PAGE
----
Sunday, October 10, 2010

Death of the Attached Baby

The Dream:
I am in a dune-like area. The sea is implied, but not seen. There is a modern road through the dunes, with a sidewalk and the sort of empty bus stop often seen in the suburbs. I wander here for a while, waiting for one of my husband’s colleagues. He works at a nearby high-tech scientific installation which will soon be dismissing its employees for the day.

It’s 5:00 o’clock, and the lab workers file out of the simple, modern building, about seven stories tall. I am with a woman who has just had a baby. She resembles an artist friend. She is obviously thrilled with her baby, and at first all seems okay; but it soon becomes clear that the baby is still physically attached to her mother—through the mother’s hand. They share capillaries. Then the shocker: we realize the baby has died.

Some medical technicians come and take the baby away. They wrap the baby in newspaper secured with twine; they throw her off a dump truck into a garbage bin. I am appalled. Why wasn’t the baby returned to the family for a respectful and loving funeral?

Back to the mother: She is now attended by her sister, a plain-looking German woman with short cropped strawberry blond hair. The sister is very upset and doesn’t feel the mother is adequately distraught. I know the mother is upset, but in a less effusive way than her sister. I put my arm around the German woman and walk her a few steps away, trying both to comfort her and to keep her from making a bad situation worse.

In the beginning of the dream I am in an intuitive, unconscious state (the sea, the dunes). But progress soon asserts itself in the form of a road, sidewalk, bus stop, and high-tech laboratory. This symbolically plots my early life, my personal progress between the ages of five and seven, which are the two numbers in the dream. During this time I moved from the idyll of a happy 5-year-old child living in a beautiful rural setting to the challenge of starting school and being subjected to the discipline and socialization that entails. At this age we still hold our mother’s hand. That the baby is not completely detached from the mother reflects the wrench that I felt on starting this new phase of life.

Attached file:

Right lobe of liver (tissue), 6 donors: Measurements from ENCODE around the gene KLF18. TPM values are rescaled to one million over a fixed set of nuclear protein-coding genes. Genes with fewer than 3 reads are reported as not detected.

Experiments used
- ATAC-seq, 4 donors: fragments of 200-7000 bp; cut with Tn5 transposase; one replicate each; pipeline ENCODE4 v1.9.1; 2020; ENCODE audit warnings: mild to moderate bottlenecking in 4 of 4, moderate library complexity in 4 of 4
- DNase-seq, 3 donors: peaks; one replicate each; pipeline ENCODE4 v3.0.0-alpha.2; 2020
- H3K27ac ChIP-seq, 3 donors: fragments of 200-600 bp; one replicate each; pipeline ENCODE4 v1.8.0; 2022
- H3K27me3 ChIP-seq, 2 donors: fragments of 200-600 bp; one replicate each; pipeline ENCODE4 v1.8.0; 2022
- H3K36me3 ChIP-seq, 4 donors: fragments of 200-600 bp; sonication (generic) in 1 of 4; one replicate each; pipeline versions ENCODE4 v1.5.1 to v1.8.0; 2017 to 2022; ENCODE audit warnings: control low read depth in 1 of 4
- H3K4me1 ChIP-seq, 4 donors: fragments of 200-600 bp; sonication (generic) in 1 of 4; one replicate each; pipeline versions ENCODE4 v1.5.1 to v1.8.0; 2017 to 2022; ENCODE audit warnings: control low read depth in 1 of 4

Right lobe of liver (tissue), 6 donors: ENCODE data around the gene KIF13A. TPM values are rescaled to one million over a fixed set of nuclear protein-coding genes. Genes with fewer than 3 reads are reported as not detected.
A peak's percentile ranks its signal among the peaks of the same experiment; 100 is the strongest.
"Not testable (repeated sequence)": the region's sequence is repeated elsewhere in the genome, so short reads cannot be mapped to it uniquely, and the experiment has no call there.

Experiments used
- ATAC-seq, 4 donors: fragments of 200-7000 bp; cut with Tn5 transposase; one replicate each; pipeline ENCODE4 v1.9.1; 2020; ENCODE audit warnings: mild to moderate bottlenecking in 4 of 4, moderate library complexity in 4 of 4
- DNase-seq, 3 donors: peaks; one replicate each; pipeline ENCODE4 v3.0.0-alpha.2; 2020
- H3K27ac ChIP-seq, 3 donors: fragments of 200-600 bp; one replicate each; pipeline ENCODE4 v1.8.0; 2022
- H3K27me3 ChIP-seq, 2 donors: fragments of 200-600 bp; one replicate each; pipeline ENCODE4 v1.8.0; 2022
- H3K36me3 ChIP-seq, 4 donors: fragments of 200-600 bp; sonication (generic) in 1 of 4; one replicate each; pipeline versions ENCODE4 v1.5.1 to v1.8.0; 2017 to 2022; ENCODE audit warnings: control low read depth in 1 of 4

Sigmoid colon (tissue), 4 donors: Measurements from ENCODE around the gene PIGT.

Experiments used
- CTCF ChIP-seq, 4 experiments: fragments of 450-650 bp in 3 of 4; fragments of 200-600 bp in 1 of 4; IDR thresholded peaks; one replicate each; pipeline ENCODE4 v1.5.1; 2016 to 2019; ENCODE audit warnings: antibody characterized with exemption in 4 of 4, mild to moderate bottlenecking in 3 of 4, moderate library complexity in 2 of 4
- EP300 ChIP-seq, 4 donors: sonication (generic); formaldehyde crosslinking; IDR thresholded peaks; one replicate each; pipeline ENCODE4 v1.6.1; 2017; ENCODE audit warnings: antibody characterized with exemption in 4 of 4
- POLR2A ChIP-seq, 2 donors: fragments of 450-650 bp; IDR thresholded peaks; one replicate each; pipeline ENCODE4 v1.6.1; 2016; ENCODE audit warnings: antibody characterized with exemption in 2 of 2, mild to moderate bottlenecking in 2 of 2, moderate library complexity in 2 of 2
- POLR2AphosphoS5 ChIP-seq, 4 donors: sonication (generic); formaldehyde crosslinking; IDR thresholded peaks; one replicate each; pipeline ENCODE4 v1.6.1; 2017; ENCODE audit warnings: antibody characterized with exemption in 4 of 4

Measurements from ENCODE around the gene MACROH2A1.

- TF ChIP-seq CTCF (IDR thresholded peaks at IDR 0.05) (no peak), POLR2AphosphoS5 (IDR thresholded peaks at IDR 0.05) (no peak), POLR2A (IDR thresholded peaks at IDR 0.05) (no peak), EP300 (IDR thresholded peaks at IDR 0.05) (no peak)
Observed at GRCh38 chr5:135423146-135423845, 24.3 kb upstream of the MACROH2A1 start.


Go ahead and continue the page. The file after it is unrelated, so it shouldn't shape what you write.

Then the dream veers into the present. How do I know? The mother resembles one of my current artist friends: this tells me the issue here is not entirely in the past. The baby, representing my authentic artist self at a critical juncture of my life (between 5 and 7), is carted away by technicians (the school system) and dumped. The dead baby’s crude disposal reminds me of a scene from the movie Amadeus. When Mozart dies he is given a pauper’s burial. The reusable casket opens at one end like a dump truck and his unsheltered body thuds into an open pit, a common grave. How could my baby artist expect any better?

The mother (my adult artist, the compromiser) accepts the death of her own potential with an equanimity that baffles her sister, the German woman, whose geographical proximity to the home of the Austrian Mozart tells me her opinion is important. But in my role as Dream Ego, I try my best to shut her up and keep her from making waves.

Yet again, the voice that seems most difficult in my dream is the one I need to listen to.

1 comment:

Anonymous said...

For some reason I thought this might have been about an abortion, the way women are treating coldly and without respect or love when in that situation.

Post a Comment